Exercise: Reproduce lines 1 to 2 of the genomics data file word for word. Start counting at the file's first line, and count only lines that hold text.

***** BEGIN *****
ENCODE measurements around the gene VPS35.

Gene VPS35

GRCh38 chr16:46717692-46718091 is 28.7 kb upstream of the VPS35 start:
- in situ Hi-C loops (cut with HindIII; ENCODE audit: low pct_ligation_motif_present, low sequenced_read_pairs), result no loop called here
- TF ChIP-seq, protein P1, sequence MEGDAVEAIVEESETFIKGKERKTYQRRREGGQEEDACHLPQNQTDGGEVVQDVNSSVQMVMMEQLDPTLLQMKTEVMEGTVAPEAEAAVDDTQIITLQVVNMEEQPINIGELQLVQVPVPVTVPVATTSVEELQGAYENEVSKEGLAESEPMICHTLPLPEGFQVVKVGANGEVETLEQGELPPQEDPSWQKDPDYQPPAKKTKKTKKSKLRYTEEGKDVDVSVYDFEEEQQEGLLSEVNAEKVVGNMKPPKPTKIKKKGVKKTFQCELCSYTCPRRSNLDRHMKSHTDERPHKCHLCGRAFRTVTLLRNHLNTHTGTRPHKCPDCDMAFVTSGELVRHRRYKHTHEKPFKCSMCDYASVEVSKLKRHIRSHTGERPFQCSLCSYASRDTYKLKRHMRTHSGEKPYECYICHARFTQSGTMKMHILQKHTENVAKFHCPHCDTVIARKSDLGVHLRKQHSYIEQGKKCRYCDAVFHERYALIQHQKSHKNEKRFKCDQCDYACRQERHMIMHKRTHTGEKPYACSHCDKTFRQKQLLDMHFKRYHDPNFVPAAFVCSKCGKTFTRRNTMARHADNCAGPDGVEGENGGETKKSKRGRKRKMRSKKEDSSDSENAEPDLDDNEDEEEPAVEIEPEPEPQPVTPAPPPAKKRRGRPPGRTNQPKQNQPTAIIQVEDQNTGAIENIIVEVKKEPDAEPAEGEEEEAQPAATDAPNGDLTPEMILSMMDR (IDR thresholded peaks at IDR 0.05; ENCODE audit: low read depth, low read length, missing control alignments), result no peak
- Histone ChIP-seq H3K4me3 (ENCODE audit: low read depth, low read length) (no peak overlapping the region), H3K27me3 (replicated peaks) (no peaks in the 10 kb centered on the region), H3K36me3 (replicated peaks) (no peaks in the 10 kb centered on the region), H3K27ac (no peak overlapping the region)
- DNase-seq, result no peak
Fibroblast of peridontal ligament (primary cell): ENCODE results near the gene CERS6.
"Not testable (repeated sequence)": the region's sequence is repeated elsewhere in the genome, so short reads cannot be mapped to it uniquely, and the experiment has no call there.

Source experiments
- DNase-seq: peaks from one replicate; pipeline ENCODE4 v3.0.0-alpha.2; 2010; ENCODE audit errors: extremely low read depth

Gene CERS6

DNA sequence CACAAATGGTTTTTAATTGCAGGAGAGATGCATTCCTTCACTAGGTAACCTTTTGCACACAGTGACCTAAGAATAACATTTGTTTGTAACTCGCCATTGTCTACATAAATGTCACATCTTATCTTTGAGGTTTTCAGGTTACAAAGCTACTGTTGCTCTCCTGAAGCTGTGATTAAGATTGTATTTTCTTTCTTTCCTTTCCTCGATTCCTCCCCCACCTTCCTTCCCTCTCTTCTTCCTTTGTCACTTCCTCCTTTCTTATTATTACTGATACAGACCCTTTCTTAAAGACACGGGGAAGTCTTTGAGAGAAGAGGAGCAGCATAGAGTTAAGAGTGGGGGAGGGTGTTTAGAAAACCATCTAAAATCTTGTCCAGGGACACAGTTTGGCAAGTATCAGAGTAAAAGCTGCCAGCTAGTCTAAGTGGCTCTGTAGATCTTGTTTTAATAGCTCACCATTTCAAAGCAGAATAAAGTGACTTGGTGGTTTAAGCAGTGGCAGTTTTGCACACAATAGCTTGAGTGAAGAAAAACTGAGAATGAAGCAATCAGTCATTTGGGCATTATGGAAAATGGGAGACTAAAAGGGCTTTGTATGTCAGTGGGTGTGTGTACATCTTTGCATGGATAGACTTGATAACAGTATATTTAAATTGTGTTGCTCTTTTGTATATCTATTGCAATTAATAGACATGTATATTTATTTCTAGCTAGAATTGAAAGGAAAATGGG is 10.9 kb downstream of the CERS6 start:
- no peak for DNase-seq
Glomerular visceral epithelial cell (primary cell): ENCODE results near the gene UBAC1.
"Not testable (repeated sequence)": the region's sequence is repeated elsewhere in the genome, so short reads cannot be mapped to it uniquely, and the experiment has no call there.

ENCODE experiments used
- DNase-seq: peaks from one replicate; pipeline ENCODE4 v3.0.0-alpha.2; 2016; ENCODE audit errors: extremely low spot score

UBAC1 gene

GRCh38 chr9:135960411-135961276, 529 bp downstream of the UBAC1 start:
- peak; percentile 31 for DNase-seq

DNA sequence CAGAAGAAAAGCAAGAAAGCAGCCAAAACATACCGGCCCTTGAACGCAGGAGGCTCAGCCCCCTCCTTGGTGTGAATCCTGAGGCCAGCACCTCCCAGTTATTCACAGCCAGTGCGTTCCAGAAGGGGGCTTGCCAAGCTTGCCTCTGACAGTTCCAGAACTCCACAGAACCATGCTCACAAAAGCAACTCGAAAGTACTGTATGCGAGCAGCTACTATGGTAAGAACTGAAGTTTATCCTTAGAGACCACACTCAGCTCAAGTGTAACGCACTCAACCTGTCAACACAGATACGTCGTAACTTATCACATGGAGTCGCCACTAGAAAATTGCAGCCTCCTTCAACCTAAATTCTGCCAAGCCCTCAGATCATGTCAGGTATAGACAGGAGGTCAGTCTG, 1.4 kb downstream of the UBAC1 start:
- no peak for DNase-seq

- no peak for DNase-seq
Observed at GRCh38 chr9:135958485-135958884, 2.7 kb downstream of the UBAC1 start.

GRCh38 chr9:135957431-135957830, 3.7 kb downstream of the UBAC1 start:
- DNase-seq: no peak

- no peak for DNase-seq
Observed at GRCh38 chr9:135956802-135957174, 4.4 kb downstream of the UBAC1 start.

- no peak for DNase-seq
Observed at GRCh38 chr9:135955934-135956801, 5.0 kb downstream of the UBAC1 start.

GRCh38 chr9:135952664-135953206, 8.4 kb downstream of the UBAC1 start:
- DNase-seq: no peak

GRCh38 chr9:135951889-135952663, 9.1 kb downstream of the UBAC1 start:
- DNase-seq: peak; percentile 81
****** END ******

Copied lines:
ENCODE measurements around the gene VPS35.

Gene VPS35